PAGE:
During his official visit, Angel Gurría met with the President of the Russian Federation and other government officials to discuss Russia's ongoing negotiations to join the OECD.
Angel Gurría declared that "building on the trust we have established over the years, Russia is advancing on the accession track to become a member of the OECD. The accession process can be seen as a joint initiative to support Russia’s objective of modernising its economy."
Two workshop were held in Moscow on the topic of regulatory impact assessment in Russia, enabling an exposure to different approaches used in some leading OECD countries.
Новостная рассылка ОЭСР – OECD Newsletter in Russian
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Export restrictions on raw materials are applied to achieve a number of policy objectives. However, they can have a significant and negative impact on the efficient allocation of resources, international trade, and the competitiveness and development of industries in both exporting and importing countries.
By diverting exports to domestic markets, export restrictions raise prices for foreign consumers and importers. At the same time, by reducing domestic prices in the applying countries and increasing global uncertainty concerning future prices, export restrictions negatively affect investment, thus potentially reducing the overall supply of raw materials in the long term. In view of existing alternative policy tools that have a different impact on trade, the effectiveness of export restrictions to achieve stated policy objectives should be carefully reviewed.
This publication presents a selection of papers discussed at the OECD Workshop on Raw Materials, held in Paris in October 2009. This workshop was organised in response to the growing concern on the use of export restrictions on raw materials, particularly by emerging economies.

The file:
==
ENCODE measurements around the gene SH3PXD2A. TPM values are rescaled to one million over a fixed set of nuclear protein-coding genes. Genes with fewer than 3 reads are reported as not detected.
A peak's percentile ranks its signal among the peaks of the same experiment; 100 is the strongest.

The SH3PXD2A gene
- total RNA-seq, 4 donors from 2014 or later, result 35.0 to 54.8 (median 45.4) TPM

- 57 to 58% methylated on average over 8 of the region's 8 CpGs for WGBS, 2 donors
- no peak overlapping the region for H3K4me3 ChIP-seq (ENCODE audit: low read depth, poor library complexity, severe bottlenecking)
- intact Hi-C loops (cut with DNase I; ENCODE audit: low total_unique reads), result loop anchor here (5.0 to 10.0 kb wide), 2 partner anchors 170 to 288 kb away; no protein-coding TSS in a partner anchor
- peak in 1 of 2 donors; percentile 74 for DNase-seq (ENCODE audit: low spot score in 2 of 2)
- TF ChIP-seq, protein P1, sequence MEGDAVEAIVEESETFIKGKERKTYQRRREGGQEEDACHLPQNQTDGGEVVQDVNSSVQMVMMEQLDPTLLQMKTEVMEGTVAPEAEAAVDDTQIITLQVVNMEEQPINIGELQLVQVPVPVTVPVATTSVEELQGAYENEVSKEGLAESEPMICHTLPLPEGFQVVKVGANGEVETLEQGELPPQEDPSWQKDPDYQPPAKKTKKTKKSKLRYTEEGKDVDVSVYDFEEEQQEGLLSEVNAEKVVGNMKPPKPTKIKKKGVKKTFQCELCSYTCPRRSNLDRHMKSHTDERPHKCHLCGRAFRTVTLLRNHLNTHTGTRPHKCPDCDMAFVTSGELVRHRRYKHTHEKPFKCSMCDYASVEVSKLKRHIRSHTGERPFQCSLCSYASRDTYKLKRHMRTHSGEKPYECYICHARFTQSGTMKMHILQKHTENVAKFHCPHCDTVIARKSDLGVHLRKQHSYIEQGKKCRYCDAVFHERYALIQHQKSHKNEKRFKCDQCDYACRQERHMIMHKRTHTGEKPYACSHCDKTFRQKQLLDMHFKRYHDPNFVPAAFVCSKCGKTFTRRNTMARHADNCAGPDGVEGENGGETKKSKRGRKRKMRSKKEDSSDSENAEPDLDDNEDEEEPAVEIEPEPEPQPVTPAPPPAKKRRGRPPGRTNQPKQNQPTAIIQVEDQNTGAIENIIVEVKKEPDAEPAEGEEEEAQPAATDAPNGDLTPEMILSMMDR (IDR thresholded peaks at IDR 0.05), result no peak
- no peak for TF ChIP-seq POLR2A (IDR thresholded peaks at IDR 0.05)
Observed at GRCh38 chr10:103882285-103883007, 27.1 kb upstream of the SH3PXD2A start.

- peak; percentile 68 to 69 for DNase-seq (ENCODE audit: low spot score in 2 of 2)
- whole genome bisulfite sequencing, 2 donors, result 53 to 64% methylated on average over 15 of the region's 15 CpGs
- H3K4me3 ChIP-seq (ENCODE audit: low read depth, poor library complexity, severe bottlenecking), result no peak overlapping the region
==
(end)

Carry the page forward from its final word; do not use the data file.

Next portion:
Commodity prices surged in 2006-08 in Argentina, Brazil, China, Chile, India, Indonesia, Russia, South Africa, Ukraine and Vietnam. Government policy responses to these price surges were not always successful in minimising the impact on consumers and producers, this report finds.
A report on how growth in demand for agricultural products has evolved in developing and emerging economies, notably Brazil, Russia, India, Indonesia and China (the so-called BRIIC countries).
In the years preceding the onset of the global financial crisis, the Central Bank of Russia (CBR) had two goals: to reduce inflation and limit the real appreciation of the rouble.
This paper uses the OECD’s indicators of product market regulation (PMR) to assess the extent to which the regulatory environment in Russia supports competition and to draw attention to the areas where further reform efforts would pay dividends.